The Air Force continues to grapple with the number of sexual assaults among its members.
In March, Air Force Lt. Gen. Richard Harding and other legal officials for the military appeared before a Senate subcommittee to address rape in the services. The hearing was spurred by a general's decision to overturn a jury's sexual assault verdict on a U.S. Air Base in Aviano, Italy.
The U.S. Senate was scheduled to begin voting on gun control measures this week when Congress returns from recess, but Senate staffers say a bipartisan agreement has yet to be reached on universal background checks. That snarl may end up delaying a vote on gun legislation for another week, as lobbyists on both sides of the debate use the extra time to keep the pressure on.
It's delicious, it's nutritious and it's basically rotten. Fermentation is a hot culinary trend, and, as Weekend Edition food commentator Bonny Wolf explains, the preservation process gives food a flavor unique to time and place.
People you know may intentionally be growing bacteria in their homes — on food, outside the refrigerator. And they are doing it to make food safe, and nutritious.
They are doing what cooks have always done: fermenting food.
Robert Frost's famous poem "The Road Not Taken" begins with the line: "Two roads diverged in a yellow wood." Frost's traveler must choose between them. But slide that metaphor over to the world of classical music and you will discover hundreds of paths to explore.
Kelly Oxford is a little bit wicked and a whole lot wild and funny.
In no time, she went from being a housewife and mother of three in Calgary to Internet fame through her blog — and later, through Twitter, where her popularity exploded.
There, she shared zips like:
Oxford's been retweeted by Jimmy Kimmel, John Mayer, and even the late Roger Ebert — one of her earliest supporters. Her secret? "The simpler they are, the better they hit," she tells weekends on All Things Considered host Jacki Lyden.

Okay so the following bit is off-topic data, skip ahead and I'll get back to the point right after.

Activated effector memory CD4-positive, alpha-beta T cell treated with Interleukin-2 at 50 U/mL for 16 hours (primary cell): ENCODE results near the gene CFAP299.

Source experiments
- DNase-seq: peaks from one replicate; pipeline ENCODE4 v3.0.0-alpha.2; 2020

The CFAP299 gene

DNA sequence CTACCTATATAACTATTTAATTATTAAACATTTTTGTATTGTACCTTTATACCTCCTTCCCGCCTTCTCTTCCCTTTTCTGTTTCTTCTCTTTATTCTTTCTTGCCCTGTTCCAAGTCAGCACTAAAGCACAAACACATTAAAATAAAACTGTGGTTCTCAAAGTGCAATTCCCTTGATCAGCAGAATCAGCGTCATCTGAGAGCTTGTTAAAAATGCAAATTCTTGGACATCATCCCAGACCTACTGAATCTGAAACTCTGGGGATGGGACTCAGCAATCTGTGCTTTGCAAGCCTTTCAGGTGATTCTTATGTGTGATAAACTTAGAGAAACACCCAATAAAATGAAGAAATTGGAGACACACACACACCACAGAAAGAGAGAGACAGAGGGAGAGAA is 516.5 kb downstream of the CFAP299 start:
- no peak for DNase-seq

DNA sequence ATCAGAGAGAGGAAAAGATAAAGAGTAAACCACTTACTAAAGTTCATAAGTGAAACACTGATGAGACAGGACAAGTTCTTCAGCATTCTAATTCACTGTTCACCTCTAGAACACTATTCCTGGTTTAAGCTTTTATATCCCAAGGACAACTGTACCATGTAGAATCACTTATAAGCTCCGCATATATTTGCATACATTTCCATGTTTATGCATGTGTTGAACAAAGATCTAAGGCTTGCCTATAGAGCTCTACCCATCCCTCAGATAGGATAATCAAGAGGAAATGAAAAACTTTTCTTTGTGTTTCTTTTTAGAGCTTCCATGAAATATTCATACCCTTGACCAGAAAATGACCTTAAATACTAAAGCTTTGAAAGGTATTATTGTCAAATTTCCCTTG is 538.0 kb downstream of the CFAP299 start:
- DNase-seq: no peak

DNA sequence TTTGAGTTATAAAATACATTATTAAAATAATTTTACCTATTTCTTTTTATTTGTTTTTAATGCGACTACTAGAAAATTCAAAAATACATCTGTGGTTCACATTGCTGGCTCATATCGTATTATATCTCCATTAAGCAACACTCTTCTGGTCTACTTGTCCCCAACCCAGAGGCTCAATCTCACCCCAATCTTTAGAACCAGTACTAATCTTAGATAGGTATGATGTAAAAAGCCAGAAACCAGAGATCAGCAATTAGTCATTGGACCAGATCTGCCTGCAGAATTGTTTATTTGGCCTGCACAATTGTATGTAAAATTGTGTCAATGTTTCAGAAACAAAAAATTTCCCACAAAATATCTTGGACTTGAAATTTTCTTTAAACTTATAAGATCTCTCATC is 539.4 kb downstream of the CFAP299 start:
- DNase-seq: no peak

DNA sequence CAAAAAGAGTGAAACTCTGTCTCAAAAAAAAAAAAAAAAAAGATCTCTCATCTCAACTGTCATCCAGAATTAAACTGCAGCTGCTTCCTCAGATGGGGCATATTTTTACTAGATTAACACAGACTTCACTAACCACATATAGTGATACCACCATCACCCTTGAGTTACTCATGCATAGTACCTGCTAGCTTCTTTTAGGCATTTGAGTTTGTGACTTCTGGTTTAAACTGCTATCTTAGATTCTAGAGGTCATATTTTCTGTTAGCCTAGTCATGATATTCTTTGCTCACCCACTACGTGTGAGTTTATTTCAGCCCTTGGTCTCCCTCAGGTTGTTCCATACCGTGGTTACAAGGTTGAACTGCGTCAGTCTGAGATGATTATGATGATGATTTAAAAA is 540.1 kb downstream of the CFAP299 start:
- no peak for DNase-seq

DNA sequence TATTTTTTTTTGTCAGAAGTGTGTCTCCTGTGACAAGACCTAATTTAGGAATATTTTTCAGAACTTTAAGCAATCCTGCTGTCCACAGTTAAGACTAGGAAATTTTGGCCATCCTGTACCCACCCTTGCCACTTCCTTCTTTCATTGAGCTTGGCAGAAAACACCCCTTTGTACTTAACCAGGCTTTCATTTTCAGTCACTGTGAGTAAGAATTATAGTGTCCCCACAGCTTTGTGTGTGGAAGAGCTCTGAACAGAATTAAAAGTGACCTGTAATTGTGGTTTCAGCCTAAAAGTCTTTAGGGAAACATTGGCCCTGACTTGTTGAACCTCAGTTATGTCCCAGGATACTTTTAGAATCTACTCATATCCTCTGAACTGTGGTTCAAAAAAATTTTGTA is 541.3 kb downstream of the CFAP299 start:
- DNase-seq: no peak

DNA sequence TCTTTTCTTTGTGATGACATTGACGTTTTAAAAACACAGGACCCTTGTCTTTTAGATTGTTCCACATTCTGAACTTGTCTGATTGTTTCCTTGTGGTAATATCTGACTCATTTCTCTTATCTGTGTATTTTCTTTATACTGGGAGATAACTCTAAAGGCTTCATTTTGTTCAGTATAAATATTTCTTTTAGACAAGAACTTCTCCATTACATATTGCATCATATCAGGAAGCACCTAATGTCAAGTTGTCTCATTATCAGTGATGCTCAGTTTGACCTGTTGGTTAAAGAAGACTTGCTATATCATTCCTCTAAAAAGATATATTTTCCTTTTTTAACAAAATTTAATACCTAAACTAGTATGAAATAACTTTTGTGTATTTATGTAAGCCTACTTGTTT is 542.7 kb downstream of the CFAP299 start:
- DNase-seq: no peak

Amid a cascade of headline news from North Korea, often forgotten are the 24 million average citizens living under the most authoritarian regime in the world. Host Jacki Lyden speaks with Barbara Demick of the Los Angeles Times on the lives of ordinary North Koreans.
Sometimes a background player on a movie or TV screen will command the attention of the viewer and force them to ask, "Who was that?!" That's what happened with Gin Wigmore's performance in a series of Heineken ads featuring Daniel Craig as James Bond, about to take a dive out of a high-speed train.
It's WEEKENDS on ALL THINGS CONSIDERED from NPR News. I'm Jacki Lyden. Spring is here. And just as temperatures begin to creep up, so do the bugs - all matter of creepy crawlies. Among the noisiest and, for my money, most repulsive...
(SOUNDBITE OF CICADAS)
MICHAEL RAUPP: My name is Michael J. Raupp. I'm professor of entomology and the bug guy here at the University of Maryland, College Park.